Hi, welcome to your Weekend!
The economic news may be nerve-wracking, but judging from the results of our nearly 1,000-subscriber survey, Silicon Valley seems to be taking the downturn in stride. In fact, large proportions of our readership appear pretty content with the new norms of post-pandemic professional life.
This is a bit of a surprise. Between hiring freezes, sweeping layoffs and dwindling valuations, tech has undergone some painful corrections over the past year. And yet, our subscribers reported that they’re in better health, feeling more productive and even sleeping more these days—in spite of logging more hours of work.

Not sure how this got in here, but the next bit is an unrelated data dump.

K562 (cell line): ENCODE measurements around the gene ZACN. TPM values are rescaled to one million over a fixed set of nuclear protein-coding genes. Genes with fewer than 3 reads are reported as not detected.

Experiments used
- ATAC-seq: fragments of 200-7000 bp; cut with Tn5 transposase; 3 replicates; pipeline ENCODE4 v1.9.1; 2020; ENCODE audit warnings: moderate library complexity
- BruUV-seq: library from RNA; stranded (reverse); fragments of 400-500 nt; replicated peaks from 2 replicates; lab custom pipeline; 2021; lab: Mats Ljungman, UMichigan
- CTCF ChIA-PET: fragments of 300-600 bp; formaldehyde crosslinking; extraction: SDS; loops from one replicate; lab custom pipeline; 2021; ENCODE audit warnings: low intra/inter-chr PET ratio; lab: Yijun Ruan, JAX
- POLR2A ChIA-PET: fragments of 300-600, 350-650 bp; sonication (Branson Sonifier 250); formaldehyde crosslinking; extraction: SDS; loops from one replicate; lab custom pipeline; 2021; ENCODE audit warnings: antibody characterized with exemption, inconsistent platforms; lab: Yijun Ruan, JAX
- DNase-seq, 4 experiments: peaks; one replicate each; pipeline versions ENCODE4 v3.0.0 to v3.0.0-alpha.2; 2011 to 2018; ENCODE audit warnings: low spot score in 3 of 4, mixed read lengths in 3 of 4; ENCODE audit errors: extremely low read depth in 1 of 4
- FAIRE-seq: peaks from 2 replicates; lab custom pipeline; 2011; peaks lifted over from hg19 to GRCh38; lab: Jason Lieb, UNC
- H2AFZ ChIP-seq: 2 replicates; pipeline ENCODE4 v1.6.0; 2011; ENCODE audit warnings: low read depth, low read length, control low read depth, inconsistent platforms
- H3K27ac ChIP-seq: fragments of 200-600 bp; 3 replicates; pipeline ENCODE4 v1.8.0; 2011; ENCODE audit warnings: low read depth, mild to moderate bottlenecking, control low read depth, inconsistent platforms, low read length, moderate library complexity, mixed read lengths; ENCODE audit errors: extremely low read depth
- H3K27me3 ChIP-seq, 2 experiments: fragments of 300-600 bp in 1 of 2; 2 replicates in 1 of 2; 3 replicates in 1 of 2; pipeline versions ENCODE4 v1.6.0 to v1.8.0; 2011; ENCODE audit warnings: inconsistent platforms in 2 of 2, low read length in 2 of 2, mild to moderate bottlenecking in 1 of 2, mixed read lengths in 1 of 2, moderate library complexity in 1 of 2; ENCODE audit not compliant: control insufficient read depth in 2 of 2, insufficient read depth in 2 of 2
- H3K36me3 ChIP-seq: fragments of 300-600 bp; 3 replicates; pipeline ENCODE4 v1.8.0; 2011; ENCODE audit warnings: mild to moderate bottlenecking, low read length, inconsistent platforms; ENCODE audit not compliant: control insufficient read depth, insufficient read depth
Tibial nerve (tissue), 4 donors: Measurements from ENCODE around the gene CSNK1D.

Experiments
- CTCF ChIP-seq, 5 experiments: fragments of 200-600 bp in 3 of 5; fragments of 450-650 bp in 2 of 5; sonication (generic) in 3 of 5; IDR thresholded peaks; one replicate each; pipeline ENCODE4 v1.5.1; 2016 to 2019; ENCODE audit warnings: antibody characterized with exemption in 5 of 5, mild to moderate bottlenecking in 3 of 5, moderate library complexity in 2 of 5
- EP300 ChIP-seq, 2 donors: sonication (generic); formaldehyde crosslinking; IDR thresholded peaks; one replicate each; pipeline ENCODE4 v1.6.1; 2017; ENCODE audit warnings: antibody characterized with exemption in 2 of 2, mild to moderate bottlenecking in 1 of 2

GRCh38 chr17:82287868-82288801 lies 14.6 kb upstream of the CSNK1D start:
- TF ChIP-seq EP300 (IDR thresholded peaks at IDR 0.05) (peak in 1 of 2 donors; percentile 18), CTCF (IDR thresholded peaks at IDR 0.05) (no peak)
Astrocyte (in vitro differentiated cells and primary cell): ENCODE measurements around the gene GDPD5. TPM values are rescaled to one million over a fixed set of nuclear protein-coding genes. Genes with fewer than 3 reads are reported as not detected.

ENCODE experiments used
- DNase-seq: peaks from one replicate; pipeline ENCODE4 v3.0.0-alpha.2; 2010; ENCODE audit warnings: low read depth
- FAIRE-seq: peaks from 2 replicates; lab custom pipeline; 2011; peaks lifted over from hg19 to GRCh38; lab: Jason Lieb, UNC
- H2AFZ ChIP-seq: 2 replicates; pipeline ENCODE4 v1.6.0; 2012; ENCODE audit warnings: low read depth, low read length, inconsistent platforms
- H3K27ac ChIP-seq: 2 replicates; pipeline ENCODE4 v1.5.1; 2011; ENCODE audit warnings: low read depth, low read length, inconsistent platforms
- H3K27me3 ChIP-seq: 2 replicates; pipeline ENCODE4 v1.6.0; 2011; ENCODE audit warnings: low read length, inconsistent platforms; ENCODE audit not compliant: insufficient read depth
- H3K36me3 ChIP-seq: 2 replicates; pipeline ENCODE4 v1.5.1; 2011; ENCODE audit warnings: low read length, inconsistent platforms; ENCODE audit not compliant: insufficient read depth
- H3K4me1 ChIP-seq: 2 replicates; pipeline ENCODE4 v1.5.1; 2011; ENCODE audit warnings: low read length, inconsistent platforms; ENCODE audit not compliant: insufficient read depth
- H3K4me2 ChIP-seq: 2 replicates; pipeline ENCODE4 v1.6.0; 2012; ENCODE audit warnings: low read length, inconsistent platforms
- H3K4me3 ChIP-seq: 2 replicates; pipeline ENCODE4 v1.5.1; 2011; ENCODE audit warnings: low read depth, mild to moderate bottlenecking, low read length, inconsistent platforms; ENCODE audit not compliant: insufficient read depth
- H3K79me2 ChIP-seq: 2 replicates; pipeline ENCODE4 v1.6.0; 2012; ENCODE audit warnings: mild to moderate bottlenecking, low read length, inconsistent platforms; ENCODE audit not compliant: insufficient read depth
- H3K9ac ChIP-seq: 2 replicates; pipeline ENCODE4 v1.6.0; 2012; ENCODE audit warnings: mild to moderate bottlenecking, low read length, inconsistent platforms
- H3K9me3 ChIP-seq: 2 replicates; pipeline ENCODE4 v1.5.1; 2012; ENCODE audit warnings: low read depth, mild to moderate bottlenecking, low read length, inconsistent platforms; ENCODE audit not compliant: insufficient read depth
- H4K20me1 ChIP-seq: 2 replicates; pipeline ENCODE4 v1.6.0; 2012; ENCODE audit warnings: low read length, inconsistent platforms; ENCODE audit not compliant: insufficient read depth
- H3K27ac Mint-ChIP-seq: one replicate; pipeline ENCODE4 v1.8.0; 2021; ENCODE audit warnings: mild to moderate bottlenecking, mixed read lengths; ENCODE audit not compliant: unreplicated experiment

Perhaps these impressions say more about where we’ve been over the past two and a half years than where we are now. The pandemic may be (slooowly) fading into memory, but we all have a bunch of psychic scar tissue we didn’t have before.
My unscientific take on the survey: Having plumbed the depths of pandemic anxiety since spring 2020, tech’s workers are now taking back more control over their lives. Hybrid and fully remote work, which is enjoyed by nearly 90% of respondents, gives people flexibility and freedom. It’s that feeling of agency, and not the undertow of economic dread, that is keeping us afloat.
Silicon Valley’s workers are logging more hours than they were in 2020—but on the whole, they’re also happier about it. With most tech companies now mandating at least a partial return to the office, we surveyed 923 subscribers about their new RTO (or continued WFH) routines. The results offer some interesting contradictions: While the majority of people are feeling more productive and healthier than during the outset of the pandemic, roughly 40% plan to ditch their current jobs within the next two years.